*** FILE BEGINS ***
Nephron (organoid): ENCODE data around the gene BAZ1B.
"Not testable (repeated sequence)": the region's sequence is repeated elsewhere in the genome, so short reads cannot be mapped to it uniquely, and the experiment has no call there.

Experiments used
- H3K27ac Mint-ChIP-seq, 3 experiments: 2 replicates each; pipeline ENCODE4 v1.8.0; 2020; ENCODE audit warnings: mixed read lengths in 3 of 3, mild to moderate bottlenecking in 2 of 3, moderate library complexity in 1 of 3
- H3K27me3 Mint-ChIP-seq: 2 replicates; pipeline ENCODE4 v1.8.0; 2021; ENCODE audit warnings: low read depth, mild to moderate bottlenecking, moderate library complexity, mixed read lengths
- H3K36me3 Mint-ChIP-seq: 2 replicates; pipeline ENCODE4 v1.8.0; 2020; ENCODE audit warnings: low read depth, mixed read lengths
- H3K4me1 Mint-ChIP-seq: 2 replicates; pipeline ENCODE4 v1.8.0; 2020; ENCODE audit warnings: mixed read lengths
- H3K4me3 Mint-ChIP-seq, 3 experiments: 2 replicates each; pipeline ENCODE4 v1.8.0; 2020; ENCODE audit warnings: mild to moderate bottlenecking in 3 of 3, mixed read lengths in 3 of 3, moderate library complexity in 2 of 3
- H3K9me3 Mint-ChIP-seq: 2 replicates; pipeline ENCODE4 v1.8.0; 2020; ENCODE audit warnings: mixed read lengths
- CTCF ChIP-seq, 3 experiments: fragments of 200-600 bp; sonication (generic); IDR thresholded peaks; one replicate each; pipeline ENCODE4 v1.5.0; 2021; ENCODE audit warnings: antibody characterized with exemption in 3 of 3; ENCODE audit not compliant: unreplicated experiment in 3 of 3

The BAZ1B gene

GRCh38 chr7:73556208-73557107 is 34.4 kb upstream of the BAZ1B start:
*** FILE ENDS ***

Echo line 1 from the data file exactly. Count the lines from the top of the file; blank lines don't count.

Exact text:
Nephron (organoid): ENCODE data around the gene BAZ1B.